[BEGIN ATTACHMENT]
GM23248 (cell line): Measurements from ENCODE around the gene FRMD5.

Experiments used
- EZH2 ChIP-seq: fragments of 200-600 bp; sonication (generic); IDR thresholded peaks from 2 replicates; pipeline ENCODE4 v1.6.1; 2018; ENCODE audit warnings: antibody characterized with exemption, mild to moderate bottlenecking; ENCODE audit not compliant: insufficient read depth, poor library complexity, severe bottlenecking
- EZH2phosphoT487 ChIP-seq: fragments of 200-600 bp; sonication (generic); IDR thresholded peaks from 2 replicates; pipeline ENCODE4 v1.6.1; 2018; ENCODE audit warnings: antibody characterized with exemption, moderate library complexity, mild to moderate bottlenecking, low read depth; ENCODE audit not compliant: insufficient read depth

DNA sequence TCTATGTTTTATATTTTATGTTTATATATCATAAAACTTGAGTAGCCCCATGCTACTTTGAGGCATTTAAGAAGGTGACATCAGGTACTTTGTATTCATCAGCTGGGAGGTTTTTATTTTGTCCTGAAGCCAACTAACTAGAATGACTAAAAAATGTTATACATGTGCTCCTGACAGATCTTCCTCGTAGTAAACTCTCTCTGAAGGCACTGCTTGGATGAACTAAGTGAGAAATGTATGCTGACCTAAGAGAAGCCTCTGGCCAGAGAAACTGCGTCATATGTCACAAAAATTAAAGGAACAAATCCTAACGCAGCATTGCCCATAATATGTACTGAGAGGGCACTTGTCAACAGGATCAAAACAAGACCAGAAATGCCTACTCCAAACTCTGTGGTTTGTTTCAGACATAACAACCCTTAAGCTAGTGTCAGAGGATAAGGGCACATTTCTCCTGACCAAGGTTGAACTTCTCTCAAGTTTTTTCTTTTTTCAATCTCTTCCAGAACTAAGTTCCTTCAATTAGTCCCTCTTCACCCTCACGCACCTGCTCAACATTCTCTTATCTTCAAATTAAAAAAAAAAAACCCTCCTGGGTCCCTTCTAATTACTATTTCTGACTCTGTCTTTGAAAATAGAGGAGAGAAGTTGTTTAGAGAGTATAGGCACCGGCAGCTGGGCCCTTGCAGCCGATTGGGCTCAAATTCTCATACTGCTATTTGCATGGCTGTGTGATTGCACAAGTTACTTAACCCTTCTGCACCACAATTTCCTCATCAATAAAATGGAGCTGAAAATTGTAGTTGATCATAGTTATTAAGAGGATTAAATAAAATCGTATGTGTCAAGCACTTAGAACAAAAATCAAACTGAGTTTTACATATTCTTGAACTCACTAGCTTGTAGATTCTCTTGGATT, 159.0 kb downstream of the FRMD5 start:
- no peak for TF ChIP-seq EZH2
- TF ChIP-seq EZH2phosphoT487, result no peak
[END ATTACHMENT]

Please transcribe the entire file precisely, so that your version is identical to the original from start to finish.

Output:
GM23248 (cell line): Measurements from ENCODE around the gene FRMD5.

Experiments used
- EZH2 ChIP-seq: fragments of 200-600 bp; sonication (generic); IDR thresholded peaks from 2 replicates; pipeline ENCODE4 v1.6.1; 2018; ENCODE audit warnings: antibody characterized with exemption, mild to moderate bottlenecking; ENCODE audit not compliant: insufficient read depth, poor library complexity, severe bottlenecking
- EZH2phosphoT487 ChIP-seq: fragments of 200-600 bp; sonication (generic); IDR thresholded peaks from 2 replicates; pipeline ENCODE4 v1.6.1; 2018; ENCODE audit warnings: antibody characterized with exemption, moderate library complexity, mild to moderate bottlenecking, low read depth; ENCODE audit not compliant: insufficient read depth

DNA sequence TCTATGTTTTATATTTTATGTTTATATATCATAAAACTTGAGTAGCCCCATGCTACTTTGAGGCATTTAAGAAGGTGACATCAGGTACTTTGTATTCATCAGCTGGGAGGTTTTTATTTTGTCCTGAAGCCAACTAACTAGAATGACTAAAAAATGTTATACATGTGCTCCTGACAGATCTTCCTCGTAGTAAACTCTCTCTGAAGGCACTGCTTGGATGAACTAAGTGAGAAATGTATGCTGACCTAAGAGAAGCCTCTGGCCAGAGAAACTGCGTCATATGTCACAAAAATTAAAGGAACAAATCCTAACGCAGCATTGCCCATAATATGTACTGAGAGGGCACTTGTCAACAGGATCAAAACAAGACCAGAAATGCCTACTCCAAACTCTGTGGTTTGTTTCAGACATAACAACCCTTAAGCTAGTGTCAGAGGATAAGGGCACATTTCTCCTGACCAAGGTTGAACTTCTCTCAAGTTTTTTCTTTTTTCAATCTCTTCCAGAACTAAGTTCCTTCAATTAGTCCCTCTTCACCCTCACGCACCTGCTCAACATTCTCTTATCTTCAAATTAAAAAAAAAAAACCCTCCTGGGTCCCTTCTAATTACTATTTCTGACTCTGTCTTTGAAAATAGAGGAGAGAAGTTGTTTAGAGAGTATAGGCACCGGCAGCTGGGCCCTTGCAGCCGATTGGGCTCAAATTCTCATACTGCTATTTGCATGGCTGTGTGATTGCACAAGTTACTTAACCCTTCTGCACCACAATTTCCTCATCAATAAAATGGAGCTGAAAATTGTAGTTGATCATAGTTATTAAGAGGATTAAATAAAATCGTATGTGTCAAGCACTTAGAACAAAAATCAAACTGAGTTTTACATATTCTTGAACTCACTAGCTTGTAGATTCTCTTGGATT, 159.0 kb downstream of the FRMD5 start:
- no peak for TF ChIP-seq EZH2
- TF ChIP-seq EZH2phosphoT487, result no peak